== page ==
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The exit has taken place

On 24 December 2020, the United Kingdom and the European Union signed a Trade and Cooperation Agreement.

On 1 January 2021, the UK finally left the European Union. In order to manage economic collaboration, a transition period had been agreed until 31 December 2020. During this transition period, the United Kingdom continued to have access to the EU internal market (with all four basic freedoms) and remained part of the Customs Union, but as a quid pro quo, it had to continue to comply with existing EU rules (the EU acquis) and continue to pay financial contributions to Brussels. During this period, the United Kingdom also had to continue to accept all amendments to EU law. Meanwhile, the European Court of Justice continued to have jurisdiction.

What German and British companies expect from Brexit can be seen in our German-British Business Outlook 2021.

The time of uncertainty is now over: For the period from 1 January 2021, the 1,000 page long Trade and Cooperation Agreement settles many questions, including those surrounding trade in goods, services, intellectual property, fair competition (the so-called “level playing field”), transport and many others.

Trade between the European Union and the United Kingdom is now – provided specific rules of origin are met and documented correctly – not subject to duty or quantitative restrictions on import and export.

This in turn complicates business relationships in many areas. For the import and export of goods, bureaucracy is now built-in, as different standards now have to be checked. In addition, the agreement only covers a small area of services. In particular, the area of financial services is not regulated. This means the EU passport is lost. Some fundamental questions in this area should be settled in spring 2021.

In addition, workers have lost their freedom of movement. A visa is now required for stays of over 90 days. The mutual recognition of professional qualifications has also been lost.

The British need to continue to respect the existing EU standards, especially in the areas of environmental protection, social and employee rights for the main part. New EU standards, on the other hand, no longer have to be followed in all cases. However, if major differences develop, these might be eliminated by new forms of customs duty.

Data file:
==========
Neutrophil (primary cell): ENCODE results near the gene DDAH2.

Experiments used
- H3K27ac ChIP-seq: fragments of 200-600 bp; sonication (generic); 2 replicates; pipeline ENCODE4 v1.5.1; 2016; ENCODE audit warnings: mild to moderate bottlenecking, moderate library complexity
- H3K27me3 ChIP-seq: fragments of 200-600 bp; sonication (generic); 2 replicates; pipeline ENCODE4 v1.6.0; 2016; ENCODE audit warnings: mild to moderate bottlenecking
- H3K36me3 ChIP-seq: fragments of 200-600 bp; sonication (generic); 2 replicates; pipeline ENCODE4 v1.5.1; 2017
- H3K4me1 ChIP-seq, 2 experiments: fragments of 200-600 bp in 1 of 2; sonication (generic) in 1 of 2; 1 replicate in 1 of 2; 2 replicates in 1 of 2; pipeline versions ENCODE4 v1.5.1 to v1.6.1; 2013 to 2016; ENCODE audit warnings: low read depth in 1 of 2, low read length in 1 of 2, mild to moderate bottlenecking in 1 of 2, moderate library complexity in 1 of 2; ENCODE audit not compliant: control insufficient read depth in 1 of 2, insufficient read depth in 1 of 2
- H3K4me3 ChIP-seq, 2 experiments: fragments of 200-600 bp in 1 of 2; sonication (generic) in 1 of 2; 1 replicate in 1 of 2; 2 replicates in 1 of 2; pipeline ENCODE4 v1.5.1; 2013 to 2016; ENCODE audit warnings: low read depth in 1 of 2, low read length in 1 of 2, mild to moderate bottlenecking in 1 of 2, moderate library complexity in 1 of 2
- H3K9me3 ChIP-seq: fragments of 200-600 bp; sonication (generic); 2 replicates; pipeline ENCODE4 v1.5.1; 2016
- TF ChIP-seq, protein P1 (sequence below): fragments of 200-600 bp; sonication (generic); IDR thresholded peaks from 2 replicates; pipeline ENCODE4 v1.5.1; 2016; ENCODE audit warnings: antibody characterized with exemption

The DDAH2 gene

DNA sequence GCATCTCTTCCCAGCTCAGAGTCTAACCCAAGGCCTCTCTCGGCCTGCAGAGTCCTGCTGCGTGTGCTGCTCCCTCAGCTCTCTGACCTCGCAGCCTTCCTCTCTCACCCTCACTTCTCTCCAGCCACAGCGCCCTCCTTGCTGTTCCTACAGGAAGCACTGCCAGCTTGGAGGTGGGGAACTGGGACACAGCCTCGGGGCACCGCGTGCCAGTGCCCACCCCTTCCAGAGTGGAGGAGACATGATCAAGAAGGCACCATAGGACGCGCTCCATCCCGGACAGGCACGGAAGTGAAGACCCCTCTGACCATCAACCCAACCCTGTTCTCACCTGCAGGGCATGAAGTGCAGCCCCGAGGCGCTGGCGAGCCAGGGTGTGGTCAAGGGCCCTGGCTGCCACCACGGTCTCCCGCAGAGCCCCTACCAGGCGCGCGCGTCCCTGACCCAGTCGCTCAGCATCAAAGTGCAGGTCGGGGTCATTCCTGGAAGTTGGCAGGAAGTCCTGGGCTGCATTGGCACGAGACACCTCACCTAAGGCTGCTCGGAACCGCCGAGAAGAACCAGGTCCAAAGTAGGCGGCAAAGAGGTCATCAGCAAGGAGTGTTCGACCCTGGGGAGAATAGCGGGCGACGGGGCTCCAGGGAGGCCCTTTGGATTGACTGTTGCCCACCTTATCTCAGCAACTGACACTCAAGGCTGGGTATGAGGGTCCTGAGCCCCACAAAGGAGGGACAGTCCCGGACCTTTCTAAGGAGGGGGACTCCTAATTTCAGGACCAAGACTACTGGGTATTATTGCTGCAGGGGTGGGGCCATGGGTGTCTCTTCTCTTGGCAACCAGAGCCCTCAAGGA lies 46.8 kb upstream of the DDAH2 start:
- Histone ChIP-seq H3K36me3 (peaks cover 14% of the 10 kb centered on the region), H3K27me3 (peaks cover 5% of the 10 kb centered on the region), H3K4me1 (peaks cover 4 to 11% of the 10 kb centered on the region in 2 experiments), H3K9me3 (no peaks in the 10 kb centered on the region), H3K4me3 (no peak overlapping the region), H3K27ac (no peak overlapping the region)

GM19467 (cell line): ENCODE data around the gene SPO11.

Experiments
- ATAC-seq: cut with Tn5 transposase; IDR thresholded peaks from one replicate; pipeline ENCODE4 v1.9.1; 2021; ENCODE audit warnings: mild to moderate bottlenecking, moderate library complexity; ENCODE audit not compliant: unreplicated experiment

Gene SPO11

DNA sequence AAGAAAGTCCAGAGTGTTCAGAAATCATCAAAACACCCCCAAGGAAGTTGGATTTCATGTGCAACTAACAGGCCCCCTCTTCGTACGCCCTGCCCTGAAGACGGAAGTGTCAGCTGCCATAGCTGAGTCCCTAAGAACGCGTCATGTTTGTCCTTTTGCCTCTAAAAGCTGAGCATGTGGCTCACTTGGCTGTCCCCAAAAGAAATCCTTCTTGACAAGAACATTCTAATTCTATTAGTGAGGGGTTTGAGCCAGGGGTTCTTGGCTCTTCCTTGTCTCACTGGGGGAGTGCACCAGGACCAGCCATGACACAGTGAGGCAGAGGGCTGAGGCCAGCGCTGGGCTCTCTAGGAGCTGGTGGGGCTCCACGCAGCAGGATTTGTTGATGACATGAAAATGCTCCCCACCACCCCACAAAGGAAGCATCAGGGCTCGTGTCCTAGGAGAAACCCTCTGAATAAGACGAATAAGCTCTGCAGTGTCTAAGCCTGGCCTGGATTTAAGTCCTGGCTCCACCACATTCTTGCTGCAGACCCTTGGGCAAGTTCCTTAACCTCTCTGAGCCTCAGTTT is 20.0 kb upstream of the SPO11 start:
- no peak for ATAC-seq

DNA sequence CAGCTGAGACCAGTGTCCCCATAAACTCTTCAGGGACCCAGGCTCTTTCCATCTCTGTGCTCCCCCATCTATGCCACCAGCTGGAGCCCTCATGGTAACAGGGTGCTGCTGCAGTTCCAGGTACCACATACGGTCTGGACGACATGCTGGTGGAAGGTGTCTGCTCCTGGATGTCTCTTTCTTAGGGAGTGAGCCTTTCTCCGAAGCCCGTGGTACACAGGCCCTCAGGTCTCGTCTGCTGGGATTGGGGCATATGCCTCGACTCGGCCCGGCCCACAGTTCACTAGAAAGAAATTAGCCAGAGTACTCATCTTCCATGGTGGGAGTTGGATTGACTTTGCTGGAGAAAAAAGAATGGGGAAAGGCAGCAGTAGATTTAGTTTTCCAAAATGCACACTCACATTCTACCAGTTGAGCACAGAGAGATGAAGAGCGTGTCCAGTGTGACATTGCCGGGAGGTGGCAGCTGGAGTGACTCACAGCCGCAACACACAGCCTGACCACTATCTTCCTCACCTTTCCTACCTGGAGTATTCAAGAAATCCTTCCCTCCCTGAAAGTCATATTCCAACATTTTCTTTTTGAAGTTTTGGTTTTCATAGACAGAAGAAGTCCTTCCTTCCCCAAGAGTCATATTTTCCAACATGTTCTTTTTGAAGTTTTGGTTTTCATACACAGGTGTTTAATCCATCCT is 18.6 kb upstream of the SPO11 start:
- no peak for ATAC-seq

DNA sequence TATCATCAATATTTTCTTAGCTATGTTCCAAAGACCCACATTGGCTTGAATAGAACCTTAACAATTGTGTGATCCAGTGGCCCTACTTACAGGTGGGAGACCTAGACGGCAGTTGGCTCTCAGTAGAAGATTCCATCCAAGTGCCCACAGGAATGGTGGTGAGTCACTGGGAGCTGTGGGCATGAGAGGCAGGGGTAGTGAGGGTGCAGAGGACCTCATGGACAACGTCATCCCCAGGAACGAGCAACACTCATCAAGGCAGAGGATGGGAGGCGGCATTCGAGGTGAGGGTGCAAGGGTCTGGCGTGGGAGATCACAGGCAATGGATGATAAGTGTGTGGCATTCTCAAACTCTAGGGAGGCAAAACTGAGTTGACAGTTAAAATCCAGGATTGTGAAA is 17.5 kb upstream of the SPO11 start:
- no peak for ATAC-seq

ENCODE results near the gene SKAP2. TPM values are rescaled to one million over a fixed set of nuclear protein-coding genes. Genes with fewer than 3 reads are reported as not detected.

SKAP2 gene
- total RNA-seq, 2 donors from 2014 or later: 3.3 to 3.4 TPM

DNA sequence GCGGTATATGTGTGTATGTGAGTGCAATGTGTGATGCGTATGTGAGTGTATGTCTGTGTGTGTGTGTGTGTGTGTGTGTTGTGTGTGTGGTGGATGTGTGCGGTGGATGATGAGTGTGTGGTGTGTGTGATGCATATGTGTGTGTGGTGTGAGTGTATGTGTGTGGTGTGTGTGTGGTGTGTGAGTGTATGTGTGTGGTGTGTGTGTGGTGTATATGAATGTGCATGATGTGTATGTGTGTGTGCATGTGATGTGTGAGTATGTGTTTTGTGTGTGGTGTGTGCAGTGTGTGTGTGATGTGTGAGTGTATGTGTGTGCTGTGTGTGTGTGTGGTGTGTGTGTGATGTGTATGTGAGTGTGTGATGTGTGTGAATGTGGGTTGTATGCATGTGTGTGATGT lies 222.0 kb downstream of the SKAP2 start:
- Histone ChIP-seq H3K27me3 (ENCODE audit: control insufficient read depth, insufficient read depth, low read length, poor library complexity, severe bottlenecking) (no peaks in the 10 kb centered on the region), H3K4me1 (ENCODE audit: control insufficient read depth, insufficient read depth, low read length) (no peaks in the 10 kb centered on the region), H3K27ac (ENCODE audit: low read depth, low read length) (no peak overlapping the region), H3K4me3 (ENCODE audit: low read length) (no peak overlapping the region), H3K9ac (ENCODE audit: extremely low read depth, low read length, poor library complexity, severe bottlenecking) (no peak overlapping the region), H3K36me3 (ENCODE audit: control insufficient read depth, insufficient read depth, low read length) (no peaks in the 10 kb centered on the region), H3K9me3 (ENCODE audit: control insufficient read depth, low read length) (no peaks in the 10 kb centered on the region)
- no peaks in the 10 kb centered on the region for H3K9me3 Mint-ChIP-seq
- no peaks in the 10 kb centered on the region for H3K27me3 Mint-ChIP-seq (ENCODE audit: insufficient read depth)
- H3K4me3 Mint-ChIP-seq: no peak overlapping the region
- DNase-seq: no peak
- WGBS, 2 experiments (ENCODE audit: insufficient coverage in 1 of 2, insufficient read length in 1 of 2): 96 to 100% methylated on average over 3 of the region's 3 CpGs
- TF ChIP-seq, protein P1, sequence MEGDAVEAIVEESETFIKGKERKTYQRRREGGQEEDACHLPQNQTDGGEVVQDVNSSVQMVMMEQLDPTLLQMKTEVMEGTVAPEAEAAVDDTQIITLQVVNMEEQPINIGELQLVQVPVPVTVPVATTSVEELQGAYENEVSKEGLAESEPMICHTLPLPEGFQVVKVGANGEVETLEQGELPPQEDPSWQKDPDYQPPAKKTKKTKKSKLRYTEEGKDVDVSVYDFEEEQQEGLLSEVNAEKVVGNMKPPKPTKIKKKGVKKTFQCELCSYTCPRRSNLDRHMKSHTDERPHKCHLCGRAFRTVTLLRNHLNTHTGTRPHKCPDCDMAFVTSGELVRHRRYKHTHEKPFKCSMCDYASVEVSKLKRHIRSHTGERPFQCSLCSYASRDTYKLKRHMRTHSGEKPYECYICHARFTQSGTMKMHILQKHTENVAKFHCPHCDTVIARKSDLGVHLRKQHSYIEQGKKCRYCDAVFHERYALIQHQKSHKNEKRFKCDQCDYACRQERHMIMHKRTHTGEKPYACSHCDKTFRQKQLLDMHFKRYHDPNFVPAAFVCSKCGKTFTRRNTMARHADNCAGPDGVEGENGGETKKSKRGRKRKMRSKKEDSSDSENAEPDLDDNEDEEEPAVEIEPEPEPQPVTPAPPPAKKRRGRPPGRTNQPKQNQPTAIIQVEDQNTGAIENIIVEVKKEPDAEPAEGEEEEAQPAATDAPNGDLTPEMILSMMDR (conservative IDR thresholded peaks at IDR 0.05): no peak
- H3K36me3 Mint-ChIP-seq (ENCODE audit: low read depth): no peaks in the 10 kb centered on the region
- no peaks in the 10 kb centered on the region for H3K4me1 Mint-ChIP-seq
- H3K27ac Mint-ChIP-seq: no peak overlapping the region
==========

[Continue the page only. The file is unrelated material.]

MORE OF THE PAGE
Companies who want to maintain business relations with Great Britain and Northern Ireland need to come to grips with the different Brexit topics now, if they did not already, so that they are equipped to proceed as smoothly as possible. The most relevant topics include the import and export of goods, mandatory customs registration and, above all, the necessary checking of the “Rules of Origin” in order to take advantage of exemptions from customs duty. You also cannot afford to ignore the area of taxes and social security. At the same time, there are a large number of legal aspects, such as the effects of company law and regulatory requirements, as well as labour law.

Our KPMG experts in Germany will be happy to help you with the important questions relating to Brexit.


Strategic – Customers and Products

  • It is absolutely necessary to check your own ability to deliver, and that of your suppliers
  • Measures such as amendments to contracts, fair distribution of the additional financial costs arising from increased administrative charges (customs processing, storage and transport costs, demurrage etc.) need review, plus an evaluation of your position in the supply chain

Kaveh Taghizadeh, Partner, Value Chain Transformation

Our KPMG experts in Germany will be happy to help you with the important questions relating to Brexit.


Customs and foreign trade – Goods and deliveries

  • Under the Trade Agreement: all companies will be affected by the customs handling of their goods
  • Necessary registrations, instructing a customs broker, as well as changes to delivery documents/IT systems will be absolutely necessary in most cases to ensure that goods do not get blocked at the border
  • You can read more about changes to customs legislation in our Brochure on Value Added Tax and Customs

Gabriel Kurt, Partner, Tax, Head of Trade & Customs

Our KPMG experts in Germany will be happy to help you with the important questions relating to Brexit.


Tax and legal – Regulatory framework

  • Value added tax, excise duty, transfer pricing, tax registrations or tax rates are some of the key words that companies need to analyse sooner rather than later, in order to be able to reduce their negative consequences through suitable measures
  • A detailed analysis of the social security legislation situation for cross-border employees. For existing cases, the arrangements under the Withdrawal Agreement will continue to apply. For foreign hirings from 1 January 2021, it will be the requirements in the Trade Agreement. Companies have to meet complex requirements and compliance rules, if they are to be in good order with the social security provisions